January 7, 2016

When Do You Use the Definite Article?

2 minute read

Articles are an essential part of the English language – you’ll come across them in virtually every single sentence you ever read or use!

But with lots of different rules about them, they can seem a bit confusing. So read on to understand how to use articles correctly.

What is an article?

First of all – what is an article?

An article is actually an adjective – and like all other adjectives, it’s used to change a noun in some way.

Unlike adjectives though, there aren’t very many types of articles out there! In fact, there are only two articles that you use in English: “the” and “a/an”. And each of them has a different meaning.

The definite article

“The” is known as the definite article in English. When this article is used, it means that you are referring to a specific or identified noun, so it will be clear to the listener or reader what exactly you are referring to.

For example:

“I want to buy the handbag with brown handles.”

The indefinite article

The other article in English is “a” or “an”. This is known as the indefinite article.

Unlike the definite article, this is used to describe nouns that are not specified or particular – instead, you are only describing a general noun from a group.

For example:

“A young boy came to my door late last night.”

“She found an oval tablet on the floor.”

An important point to remember is that there are two forms of the indefinite article: “a” and “an”. They both have the same function, but which one you use will depend on what letter the next word starts with.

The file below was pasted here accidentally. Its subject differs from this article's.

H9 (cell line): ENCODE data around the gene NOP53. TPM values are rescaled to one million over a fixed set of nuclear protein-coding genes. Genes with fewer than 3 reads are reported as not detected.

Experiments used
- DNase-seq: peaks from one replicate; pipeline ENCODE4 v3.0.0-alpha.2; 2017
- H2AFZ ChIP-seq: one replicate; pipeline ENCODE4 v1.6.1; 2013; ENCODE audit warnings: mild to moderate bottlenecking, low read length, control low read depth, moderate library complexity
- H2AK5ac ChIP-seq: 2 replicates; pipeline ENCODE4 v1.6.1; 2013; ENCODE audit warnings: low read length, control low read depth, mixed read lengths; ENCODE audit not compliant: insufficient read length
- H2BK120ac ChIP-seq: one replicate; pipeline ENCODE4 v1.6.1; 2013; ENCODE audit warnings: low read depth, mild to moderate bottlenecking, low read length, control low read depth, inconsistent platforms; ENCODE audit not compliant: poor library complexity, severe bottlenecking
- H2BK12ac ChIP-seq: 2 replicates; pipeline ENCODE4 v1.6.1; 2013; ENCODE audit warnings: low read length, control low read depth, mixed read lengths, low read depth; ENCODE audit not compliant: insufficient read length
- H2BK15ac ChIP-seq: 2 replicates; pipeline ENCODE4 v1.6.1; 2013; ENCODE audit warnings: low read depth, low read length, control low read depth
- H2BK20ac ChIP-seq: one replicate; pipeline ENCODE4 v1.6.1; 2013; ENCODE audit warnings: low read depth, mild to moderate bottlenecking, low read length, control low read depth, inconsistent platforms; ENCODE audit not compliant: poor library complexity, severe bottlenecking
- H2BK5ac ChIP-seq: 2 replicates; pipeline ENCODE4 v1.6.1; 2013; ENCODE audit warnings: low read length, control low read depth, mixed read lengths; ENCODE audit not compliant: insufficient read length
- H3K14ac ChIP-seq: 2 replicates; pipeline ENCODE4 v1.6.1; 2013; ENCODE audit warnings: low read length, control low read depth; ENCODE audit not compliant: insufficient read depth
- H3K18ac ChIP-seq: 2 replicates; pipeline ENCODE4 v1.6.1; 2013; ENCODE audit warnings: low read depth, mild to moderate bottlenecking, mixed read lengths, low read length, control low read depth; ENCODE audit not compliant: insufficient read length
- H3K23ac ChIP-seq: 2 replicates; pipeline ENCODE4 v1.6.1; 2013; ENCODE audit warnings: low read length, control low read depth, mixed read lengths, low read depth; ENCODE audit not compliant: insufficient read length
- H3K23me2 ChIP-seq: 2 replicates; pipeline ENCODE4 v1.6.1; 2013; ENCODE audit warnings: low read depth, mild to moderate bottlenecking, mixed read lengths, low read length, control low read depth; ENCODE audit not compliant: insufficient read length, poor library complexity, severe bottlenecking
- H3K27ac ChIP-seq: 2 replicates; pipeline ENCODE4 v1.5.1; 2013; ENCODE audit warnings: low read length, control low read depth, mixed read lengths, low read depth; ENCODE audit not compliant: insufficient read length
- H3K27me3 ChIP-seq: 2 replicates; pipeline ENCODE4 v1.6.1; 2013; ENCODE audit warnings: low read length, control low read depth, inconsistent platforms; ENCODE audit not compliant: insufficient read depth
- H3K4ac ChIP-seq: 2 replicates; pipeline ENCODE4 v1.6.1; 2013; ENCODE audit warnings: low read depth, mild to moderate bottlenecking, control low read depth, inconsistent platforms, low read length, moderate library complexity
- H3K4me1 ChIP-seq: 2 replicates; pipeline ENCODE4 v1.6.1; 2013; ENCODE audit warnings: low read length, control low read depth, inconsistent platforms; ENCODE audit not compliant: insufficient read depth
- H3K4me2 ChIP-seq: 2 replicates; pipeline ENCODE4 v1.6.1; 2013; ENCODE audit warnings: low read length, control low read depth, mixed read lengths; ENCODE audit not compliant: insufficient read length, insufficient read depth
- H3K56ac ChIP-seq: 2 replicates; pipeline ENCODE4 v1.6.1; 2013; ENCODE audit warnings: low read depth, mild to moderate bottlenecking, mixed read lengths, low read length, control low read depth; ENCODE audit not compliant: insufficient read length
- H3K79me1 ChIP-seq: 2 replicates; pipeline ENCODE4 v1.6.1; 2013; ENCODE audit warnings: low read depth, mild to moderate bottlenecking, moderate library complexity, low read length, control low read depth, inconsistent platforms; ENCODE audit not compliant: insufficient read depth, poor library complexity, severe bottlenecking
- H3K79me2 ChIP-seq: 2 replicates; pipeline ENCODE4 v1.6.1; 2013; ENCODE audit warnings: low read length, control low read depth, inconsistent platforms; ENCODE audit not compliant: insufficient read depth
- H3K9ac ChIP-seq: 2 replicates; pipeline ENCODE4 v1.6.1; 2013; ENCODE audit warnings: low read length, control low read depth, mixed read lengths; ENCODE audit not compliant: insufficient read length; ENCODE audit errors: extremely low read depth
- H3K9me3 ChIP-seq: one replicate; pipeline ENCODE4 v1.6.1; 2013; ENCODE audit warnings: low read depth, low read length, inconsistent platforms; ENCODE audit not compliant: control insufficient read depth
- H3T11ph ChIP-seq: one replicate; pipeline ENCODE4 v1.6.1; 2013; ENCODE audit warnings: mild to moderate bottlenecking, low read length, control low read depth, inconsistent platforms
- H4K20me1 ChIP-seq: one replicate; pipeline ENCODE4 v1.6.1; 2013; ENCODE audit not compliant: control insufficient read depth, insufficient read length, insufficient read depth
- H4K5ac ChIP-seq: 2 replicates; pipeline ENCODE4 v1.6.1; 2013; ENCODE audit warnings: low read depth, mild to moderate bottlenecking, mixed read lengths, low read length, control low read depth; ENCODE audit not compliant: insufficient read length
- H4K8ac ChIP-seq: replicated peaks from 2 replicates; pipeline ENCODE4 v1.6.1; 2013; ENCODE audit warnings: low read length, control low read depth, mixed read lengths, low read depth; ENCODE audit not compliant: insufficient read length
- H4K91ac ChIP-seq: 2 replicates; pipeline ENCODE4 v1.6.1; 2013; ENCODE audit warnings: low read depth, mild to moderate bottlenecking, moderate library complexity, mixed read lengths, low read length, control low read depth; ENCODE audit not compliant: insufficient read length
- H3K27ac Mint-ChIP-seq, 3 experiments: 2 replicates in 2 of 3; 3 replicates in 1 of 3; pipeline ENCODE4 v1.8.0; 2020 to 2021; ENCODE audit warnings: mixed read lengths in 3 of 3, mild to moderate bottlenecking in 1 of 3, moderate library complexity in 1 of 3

For words beginning with a consonant sound, you use the indefinite article “a”. And for nouns beginning with a vowel sound, you use the article “an.”

For example:

“An orange.”

“A fast car.”

Another really important point to remember is that not all words that start with a vowel or consonant actually start with a vowel or consonant sound, as you’d expect!

Some consonants might sound like a vowel, and some vowels might sound like consonants. In this case, you use the right indefinite article for the sound.

For example:

“A unique idea” – while “unique” starts with a vowel, this word begins with a “yoo” sound, which is a consonant sound – and uses “a” instead of “an”.

“An hourly update” – “hourly” starts with a consonant, but this word begins with a vowel sound – “ow”, which means you need to use “an” instead of “a”.

If you’re not sure, just say the word out aloud and see what it sounds like!

Plurals and singular nouns

Which article do you use when you are describing plural nouns?

The definite article can be used with both singular and plural nouns, but it must only be used when you are describing a specific noun, or group of nouns.

For example:

“The children got off the bus last.”

The indefinite article, “a” or “an” is only used for a singular noun. But when you need to describe a plural and non-specific group of nouns, you can simply form the sentence without any article at all.

For example:

“I love cats! I used to have them when I was young.”

Your turn

Using the correct article can make a big difference to you use of English – so make sure you get lots of practice at using the right one! Try writing and speaking sentences with different articles, and practice with both singular and plural nouns.